The company introduced a new deduplication and compression appliance, the DR4000 Disk Backup Appliance, for small businesses and mid-sized enterprise customers. The DR4000 performs inline deduplication, enables remote data replication, and can compress data up to 15 times. It works with most data protection and backup packages, and is managed via a browser-based interface. The DR4000 includes licensing for replication and Symantec’s Open Storage Technology (OST).
The DR4000 comes in three models: 3.6TB of pre-RAID capacity, with 35TB of logical capacity; 7.2TB with 70TB; and the largest model, which has 12TB of raw capacity and 130TB of logical capacity.
The DR4000 will compete with appliances from EMC Data Domain, Quantum and Exagrid, but is differentiated by built-in replication. With the DR4000, the company has adopted an all-inclusive licensing program, which is similar to that of its EqualLogic arrays. This means that any enhancement to the DR4000 appliance such as replication will be provided to customers at no charge. This is significant as EMC Data Domain provides replication only as an optional component.
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The DR4000 is based on technology acquired from Ocarina Networks, which Dell bought in July 2010. Wednesday's announcement follows Dell's introduction of the DX600G Storage Compression Node in October, which is used in its DX Object Storage system to compress primary unstructured archive data, and signals further integration with Dell Compellent and Dell EqualLogic storage platforms.
Dell intends to use Ocarina's deduplication and compression technology in its Compellent Storage Center systems, and its EqualLogic storage and PowerVault array products. Whatever direction Dell takes with the rest of its deduplication and compression technologies in its NAS and SAN products, it will be tailor-made for the platform itself, whether accommodating different performance expectations, different levels of content awareness, or resource availability. The company intends to build out its deduplication and compression appliance platform. Though currently offering products for SMBs and mid-sized enterprises, Dell said it would introduce models with more scale and throughput for large data centers and edge-to-core implementations for distributed enterprises.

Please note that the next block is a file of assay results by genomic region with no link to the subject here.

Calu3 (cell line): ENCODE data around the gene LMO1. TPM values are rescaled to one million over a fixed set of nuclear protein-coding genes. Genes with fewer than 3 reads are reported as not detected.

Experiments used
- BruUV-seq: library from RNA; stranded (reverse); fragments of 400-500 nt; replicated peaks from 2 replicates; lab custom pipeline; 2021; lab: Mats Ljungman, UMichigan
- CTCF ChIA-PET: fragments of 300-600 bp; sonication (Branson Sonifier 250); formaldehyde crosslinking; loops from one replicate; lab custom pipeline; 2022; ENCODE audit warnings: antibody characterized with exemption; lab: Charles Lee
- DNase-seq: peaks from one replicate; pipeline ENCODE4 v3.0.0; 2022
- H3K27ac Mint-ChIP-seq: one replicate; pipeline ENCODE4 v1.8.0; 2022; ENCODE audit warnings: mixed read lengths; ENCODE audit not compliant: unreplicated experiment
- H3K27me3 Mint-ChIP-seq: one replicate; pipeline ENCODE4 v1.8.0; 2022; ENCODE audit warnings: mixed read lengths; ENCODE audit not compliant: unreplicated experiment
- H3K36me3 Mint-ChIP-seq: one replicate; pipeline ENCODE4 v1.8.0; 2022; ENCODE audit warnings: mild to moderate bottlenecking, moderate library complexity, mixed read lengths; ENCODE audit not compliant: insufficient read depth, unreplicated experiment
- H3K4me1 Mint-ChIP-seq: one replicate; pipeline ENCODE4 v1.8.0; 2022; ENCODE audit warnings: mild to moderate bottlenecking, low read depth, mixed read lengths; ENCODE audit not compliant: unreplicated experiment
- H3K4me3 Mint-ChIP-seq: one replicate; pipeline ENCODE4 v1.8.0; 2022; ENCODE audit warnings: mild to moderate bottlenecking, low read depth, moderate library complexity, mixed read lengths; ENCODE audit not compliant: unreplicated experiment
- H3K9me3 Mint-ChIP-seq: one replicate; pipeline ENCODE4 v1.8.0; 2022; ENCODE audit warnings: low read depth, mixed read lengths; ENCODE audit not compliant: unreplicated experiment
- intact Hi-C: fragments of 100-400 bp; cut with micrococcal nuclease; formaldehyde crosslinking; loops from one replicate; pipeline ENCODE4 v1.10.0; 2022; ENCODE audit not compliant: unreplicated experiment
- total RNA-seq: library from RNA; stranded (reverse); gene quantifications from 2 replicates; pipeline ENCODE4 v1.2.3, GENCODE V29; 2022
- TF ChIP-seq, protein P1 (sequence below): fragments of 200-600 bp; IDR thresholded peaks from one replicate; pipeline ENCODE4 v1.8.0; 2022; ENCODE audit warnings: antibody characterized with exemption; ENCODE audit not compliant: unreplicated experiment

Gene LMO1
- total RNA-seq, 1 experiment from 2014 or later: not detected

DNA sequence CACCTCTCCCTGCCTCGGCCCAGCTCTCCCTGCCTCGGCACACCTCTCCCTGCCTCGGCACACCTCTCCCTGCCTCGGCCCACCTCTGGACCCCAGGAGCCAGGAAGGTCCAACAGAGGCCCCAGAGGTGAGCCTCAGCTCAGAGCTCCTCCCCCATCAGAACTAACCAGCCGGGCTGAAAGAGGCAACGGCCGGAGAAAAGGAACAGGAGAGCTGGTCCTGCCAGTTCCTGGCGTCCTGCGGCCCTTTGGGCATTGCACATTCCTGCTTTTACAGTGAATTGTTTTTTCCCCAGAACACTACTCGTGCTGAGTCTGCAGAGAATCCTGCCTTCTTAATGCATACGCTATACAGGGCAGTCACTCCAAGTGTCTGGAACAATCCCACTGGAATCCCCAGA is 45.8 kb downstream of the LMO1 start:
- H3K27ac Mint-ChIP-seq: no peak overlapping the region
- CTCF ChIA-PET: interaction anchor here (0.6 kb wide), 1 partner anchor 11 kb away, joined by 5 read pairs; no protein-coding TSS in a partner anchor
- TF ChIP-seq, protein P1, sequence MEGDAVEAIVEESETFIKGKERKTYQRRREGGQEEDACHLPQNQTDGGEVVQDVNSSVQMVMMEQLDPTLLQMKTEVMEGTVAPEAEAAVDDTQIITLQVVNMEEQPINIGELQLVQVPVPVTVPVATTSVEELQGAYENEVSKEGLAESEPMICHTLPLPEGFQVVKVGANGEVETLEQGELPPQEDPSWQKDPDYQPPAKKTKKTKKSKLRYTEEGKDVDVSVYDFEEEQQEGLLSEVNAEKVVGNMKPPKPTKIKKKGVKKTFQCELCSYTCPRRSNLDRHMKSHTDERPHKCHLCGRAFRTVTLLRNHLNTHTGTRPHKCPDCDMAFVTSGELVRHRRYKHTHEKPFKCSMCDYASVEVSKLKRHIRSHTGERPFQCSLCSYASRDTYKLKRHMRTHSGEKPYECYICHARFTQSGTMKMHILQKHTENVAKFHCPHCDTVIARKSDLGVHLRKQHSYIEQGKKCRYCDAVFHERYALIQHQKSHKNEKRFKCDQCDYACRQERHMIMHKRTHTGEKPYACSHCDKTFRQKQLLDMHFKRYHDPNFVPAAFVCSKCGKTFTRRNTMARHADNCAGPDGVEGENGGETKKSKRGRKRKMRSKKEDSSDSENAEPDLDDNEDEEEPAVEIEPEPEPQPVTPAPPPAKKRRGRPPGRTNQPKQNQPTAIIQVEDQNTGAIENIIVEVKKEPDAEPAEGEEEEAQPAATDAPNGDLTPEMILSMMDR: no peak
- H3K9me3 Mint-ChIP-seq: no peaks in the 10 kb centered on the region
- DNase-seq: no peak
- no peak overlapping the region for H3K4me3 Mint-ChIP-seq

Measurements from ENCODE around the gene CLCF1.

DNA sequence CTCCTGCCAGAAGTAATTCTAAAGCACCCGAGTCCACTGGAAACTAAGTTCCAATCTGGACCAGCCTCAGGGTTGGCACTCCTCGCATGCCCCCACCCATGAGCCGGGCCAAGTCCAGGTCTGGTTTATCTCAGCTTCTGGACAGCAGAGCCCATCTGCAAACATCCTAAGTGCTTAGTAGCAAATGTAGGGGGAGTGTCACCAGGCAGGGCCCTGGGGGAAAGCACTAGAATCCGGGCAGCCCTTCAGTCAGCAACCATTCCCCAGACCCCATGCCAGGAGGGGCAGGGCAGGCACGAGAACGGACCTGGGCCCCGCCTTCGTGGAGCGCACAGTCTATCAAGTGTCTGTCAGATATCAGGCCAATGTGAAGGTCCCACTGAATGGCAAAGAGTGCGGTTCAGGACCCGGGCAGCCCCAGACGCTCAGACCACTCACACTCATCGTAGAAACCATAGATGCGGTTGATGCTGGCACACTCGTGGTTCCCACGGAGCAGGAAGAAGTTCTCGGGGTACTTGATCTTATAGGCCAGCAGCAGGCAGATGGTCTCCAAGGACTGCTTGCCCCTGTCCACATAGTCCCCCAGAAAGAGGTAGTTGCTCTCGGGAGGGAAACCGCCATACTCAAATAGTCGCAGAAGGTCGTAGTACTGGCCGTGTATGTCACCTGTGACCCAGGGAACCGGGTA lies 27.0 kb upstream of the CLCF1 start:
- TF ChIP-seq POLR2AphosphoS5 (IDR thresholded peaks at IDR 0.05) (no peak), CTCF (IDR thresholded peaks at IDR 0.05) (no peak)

Dell Wednesday also introduced enhancements to its Dell Compellent Storage System, including a 64-bit operating system, the ability to scale to large storage capacities, and expanded VMware support for virtualization. In the VMware realm, Dell announced support for copy offload and thin provisioning unmap VMware vStorage APIs for Array Integration (VAAI) primitives, which allows the Compellent Storage Center array to contact VMware vCenter to suspend all virtual machines that are attached to a LUN that is running out of space. VAAI offloads specific storage operations to the Compellent Storage Array, allowing performance enhancements and eliminating redundant data flow. Dell Compellent was among the first vendors to implement VAAI.
The new operating system also includes support for the Hardware Assisted Locking VAAI primitive, which prevents virtual machines from competing for the same block storage, thereby improving performance. In addition, Dell now supports VMware's Site Recovery Manager 5, which features automated failback and new workflows for migration and downtime. Finally, Dell said it has integrated Compellent Storage Center management with a vSphere 5 Plug-in, which allows administrators to manage virtual storage resources from the vSPhere 5 client.
Dell also announced a services offering built around SharePoint implementation for its DX Object Store, Compellent support for the newest Brocade 16Gbps Fibre Channel switches, and EqualLogic support for Force10 10Gb switches, the first proof point of its integration of its Force10 acquisition.
Deni Connor is founding analyst for Storage Strategies NOW, an industry analyst firm that focuses on storage, virtualization, and servers.
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